As the Delta variant accelerates the rate of new COVID-19 cases in many parts of the world, social distancing has regained high priority. To help people maintain a safe distance on public transit, Google Maps now offers transit crowdedness predictions in 10,000 cities across 100 countries through its mobile app.
That sounds good on paper, but having lived in NYC for more than a decade in the past, my New Yorker cynicism kicks in fast. What exactly can Google Maps really offer to seasoned subway riders? In a press release, Google explains that Maps has analyzed anonymous user data and historical trends to predict crowding patterns in city transit systems around the world. The results of this deep data dive show that mass transit in major US cities is typically standing room only between 7-8 am and 4-5 pm. Um, duh?
However, any long-time NYCer knows this truth: ultimately, the subway dances to the beat of its own drum. Train after crowded train can roll in midday on a Saturday with no apparent cause, and you can certainly find yourself in an empty car on an empty train on Monday at 7:56 am. For large-city dwellers, the most promising aspect of the Maps upgrade is a feature that provides live crowdedness information down to specific transit cars. Google is currently piloting that service in New York City and Sydney, Australia.
Ideally, the real-time. feature will prevent NYC subway riders from breaking into a mad run down the platform, one eye on the train in search of an empty car, the other eye darting around wildly to avoid smashing into a hefty steel post, tripping over someone’s abandoned umbrella, or stepping on a rat (maybe dead but probably alive), all while running the risk of losing out to some sneaky individual who shoves you away at the last minute, and doesn’t bother to hold the doors. Choosing to gamble on a less crowded car without missing the train altogether is a vice that long predates COVID-19.
Seriously, though, real-time, vehicle-specific tracking could have signficant potential as a tool to minimize contact. Of course, that’s probably the reason why the Long Island Railroad (LIRR), NYC’s commuter line, added a car-specific live tracking feature to their app in April 2020. NYC’s Metropolitan Transportation Authority (MTA), which runs transit inside the five boroughs, had added real-time crowding reports for most bus lines to its app by July of last year. Boston offers real-time crowdedness info for buses on its website, and Washington, DC’s site has real-time tracking for both bus and rail. Internationally, transit agencies in London, Amsterdam, and other locations have added crowdedness prediction to city apps. Transit, a third-party app that provides transportation info across locations, now offers real-time crowding reports on bus lines in nearly 50 cities in Canada, Australia, and the US.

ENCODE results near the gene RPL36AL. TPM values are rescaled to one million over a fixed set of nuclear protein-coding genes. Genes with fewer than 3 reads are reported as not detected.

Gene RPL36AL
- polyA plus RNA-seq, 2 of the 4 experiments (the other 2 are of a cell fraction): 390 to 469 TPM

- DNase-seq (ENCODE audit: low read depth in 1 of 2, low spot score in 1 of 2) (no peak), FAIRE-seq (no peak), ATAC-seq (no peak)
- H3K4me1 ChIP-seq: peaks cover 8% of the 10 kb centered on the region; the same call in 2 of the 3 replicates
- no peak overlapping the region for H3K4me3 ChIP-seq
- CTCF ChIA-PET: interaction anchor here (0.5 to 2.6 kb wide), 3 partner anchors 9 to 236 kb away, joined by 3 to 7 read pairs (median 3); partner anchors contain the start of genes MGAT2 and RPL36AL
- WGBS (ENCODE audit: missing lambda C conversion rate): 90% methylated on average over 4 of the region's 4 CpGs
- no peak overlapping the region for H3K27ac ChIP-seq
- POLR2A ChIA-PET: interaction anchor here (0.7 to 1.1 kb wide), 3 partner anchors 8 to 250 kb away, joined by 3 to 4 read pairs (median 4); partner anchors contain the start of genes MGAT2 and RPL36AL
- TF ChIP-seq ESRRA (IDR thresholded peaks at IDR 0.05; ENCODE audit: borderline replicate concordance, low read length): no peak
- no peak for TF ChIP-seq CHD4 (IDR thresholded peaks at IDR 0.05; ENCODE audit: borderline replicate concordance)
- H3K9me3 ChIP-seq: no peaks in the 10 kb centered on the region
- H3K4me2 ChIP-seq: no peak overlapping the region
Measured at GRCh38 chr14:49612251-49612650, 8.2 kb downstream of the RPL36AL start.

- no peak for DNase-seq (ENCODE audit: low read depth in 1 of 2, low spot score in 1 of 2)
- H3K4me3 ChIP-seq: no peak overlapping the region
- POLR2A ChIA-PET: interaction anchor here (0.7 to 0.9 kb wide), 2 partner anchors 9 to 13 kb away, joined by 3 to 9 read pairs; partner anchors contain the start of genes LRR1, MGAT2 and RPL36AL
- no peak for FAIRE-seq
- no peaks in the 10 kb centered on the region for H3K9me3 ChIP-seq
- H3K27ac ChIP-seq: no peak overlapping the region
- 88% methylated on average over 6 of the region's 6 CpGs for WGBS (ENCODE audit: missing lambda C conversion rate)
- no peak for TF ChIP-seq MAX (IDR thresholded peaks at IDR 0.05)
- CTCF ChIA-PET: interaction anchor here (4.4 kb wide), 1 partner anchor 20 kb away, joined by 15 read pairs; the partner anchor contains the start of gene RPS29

So Google’s a little behind on this trend. But it still could be a big deal. Google controls some of the largest global data streams in the world, and city transit agencies are happy to offer local crowd data for the tracking feature. Combine that with the information giant’s unparalleled data science capabilities, and we’re looking at a pilot program that has the potential to become a reliable tool used by millions worldwide.
Right now, however, it looks like the out-of-towners will benefit most from the new Maps feature. It can illuminate any location-specific trends and help travelers avoid downloading and learning a local tracking app each time they use public transportation in a new city. Integrating COVID-19 safety with Maps other features, such as personalized trip data, insights about how you spend time when traveling, and itinerary planning based on local recommendations make good sense for a comprehensive travel app.
When you actually live in New York, you risk a dramatic change to your personal destiny every time you attempt to enter a transit vehicle. Skipping a crowded train can put you on an exact route to a broken arm, or a chance meeting with the love of your life, or a write up for being late to work for the third time in a week. Accepting, and even embracing, the power the MTA holds over one’s fate is something of a badge of honor for long-time residents. Still, most New Yorkers haven’t forgotten what the first months of the pandemic did to their city. Granted, I’ve been an NYC ex-pat for years, but I think it’s safe to say that seasoned New Yorkers may indeed turn to Google Maps to assist in navigating the subway’s ever-changing moods.
Straphangers and bus catchers around the globe should absolutely test the feature for themselves, especially once Google enables precise real-time info in their area. Just remember that getting vaccinated and masking up are the best ways to prevent the spread of COVID-19, especially when entrusting yourself to the whims of mass transit.